“We sat on these streets, we sat in coffee shops, we sat everywhere to be peaceful. Y’all shot us with water hoses, y’all beat us with batons, what else do y’all want us to do? I’m tired of being peaceful, I’m tired of just talking,” Samuels said. “I’m here today because I want justice and equality for everyone.”

Lynn Payton was a community member who attended the rally but left before the counterprotesters approached.

“I loved it. It was very uplifting, it was very honest, it was very respectful,” Payton said. “People need to have respect for each other, including law enforcement and each other.”

L Crawley, a junior communications and video production major, said she was not happy with the response to the BLM supporters.

“I didn’t appreciate being pushed or cursed at. Someone physically put their hands on me so I’m pressing charges. I didn’t appreciate the fact that only our side was policed when we were the ones being peaceful, when other people were throwing out racial slurs and cursing at us. They were threatened by our passions because systematically Black people are more threatening even though we weren’t doing anything wrong,” Crawley said. “It was a little disheartening because we partnered with the police to do this.”

At least two candidates for state political offices were in attendance for the events.

Darren Bailey, candidate for Illinois’ Senate’s 55th District, was in attendance to support the Back the Blue rally and Kody Czerwonka, candidate for Illinois House District 110, attended the counterprotest.

The Daily Eastern News was unable to locate Bailey before he left the square.

Czerwonka, however, was able to be reached directly following the groups finally dispersing.

He said he felt progress was made between the two groups.

“I think it was productive conversation, especially at the end with both sides and I think ultimately that’s the goal that needs to happen to implement change because everything is so divided, and you’re either in one side or you’re on the other side and it’s important to have those conversations to try to have an understanding with the other side. Silence shouldn’t be an option,” Czerwonka said. “We’re so divided right now and people need to speak up for the people who haven’t really had a voice the past 100 hundred years and it’s important that everyone speaks up against racism and prejudices.”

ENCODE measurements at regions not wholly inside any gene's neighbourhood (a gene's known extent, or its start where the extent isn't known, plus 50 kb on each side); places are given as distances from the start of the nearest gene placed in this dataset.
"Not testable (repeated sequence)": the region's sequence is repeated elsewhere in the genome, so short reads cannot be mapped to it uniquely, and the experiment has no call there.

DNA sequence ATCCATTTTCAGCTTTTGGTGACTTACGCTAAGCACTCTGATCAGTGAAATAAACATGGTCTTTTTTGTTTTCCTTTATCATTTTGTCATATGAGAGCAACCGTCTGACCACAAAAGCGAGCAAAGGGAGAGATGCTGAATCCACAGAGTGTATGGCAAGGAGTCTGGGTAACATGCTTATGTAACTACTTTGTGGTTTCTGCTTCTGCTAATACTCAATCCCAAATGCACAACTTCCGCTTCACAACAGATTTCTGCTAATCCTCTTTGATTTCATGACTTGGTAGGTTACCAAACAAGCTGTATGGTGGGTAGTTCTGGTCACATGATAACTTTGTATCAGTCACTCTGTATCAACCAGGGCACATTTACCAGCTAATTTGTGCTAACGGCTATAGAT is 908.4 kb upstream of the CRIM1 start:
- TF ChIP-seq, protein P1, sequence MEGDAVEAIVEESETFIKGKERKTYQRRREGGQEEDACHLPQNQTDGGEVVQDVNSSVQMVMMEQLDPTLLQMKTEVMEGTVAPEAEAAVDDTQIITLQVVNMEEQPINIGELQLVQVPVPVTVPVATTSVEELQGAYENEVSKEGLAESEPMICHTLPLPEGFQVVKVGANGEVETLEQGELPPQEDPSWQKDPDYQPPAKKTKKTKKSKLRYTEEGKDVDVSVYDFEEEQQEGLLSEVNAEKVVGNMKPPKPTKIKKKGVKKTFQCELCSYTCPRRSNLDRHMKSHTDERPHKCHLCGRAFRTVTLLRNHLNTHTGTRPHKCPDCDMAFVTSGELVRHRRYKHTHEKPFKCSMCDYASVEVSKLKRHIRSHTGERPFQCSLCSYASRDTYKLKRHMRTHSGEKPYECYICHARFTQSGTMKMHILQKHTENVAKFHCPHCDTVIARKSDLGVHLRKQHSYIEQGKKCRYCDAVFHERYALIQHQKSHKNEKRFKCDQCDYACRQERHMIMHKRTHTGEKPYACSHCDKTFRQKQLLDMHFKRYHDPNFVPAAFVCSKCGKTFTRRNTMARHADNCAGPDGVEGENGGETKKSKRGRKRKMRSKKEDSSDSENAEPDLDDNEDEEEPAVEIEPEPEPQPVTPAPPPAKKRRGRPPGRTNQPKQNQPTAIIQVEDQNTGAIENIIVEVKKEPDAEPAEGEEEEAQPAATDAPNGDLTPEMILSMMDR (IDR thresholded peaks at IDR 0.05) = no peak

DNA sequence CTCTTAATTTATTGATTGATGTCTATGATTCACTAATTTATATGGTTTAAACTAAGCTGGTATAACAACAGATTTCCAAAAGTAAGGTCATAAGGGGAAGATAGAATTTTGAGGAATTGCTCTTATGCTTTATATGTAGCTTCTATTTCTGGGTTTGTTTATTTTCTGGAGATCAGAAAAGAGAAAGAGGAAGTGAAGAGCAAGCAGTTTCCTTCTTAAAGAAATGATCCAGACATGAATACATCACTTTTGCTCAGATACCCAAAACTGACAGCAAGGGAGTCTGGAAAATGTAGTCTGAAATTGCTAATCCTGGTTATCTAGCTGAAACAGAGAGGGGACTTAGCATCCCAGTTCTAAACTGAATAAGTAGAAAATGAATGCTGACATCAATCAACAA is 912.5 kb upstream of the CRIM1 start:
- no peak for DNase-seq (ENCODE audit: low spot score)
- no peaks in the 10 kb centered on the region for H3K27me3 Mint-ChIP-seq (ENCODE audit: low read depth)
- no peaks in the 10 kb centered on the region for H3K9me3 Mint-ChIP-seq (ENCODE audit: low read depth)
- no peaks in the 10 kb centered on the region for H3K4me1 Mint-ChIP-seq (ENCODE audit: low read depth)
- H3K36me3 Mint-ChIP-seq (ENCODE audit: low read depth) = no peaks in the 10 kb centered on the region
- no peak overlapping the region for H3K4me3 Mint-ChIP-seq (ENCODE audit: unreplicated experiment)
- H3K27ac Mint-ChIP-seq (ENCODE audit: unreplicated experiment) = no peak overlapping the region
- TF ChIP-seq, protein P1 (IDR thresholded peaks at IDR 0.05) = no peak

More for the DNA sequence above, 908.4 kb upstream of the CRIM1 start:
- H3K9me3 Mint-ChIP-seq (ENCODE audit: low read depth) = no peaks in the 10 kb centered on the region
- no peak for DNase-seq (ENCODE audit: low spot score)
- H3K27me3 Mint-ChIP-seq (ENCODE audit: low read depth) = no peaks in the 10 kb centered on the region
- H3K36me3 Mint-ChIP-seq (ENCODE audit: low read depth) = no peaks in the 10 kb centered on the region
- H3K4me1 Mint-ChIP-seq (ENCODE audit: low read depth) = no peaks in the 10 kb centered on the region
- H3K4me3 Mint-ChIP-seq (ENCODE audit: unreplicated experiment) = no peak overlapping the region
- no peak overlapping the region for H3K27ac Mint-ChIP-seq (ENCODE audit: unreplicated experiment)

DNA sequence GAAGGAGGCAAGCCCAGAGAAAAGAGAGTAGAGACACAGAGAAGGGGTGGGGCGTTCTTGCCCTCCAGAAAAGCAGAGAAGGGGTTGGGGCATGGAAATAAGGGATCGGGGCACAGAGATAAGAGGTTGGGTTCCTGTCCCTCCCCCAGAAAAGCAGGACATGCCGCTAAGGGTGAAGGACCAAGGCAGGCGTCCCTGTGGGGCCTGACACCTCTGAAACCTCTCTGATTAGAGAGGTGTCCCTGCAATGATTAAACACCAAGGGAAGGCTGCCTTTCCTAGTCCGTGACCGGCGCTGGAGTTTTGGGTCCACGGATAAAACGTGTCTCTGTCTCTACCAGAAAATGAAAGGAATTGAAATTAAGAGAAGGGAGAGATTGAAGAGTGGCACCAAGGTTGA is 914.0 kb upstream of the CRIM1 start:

Some Eastern students who attended on the side of the counterprotest said they felt disrespected by statements from the rally attendees.

Samuels took issue with the use of Black culture by people who do not care about Black issues.

“What irritates you about my skin so much? What irritates you so much that I could walk down the street and you think I’m a thief? But yet, y’all came here, y’all took us, y’all killed natives, y’all killed, y’all raped, y’all stole, all this,” Samuels said. “Y’all stole culture to try to make it your own, y’all try to be black people so bad but when it’s time to be black, y’all don’t want to be black. Y’all don’t want to be shot, y’all don’t want to be beaten, y’all don’t want to be in jail for something you didn’t do. So stop saying you care about black people when you see a black person on the floor dead, y’all want to walk, run and go about your day. You can’t do that.”

Crawley said she felt a personal connection to Breonna Taylor, fatally shot by police March 13.

“I just moved here from Louisville, and Breonna Taylor was killed about 12 minutes from where I lived, so it could’ve been me or any of my friends, and the fact that the killers are still out there shakes me to my core,” she said. “The fact that they’re having a protest talking about ‘blue lives mattering,’ it’s like they’re doing everything in their power to take away from Black lives, and it’s like that’s not the point of our movement. We need to make it known that Black people do exist, we are worth fighting for, we deserve to live. They’re talking about blue lives matter… they’re doing it just to spite us.”


Elizabeth Taylor and Corryn Brock can be reached at 581-2812 or at [email protected]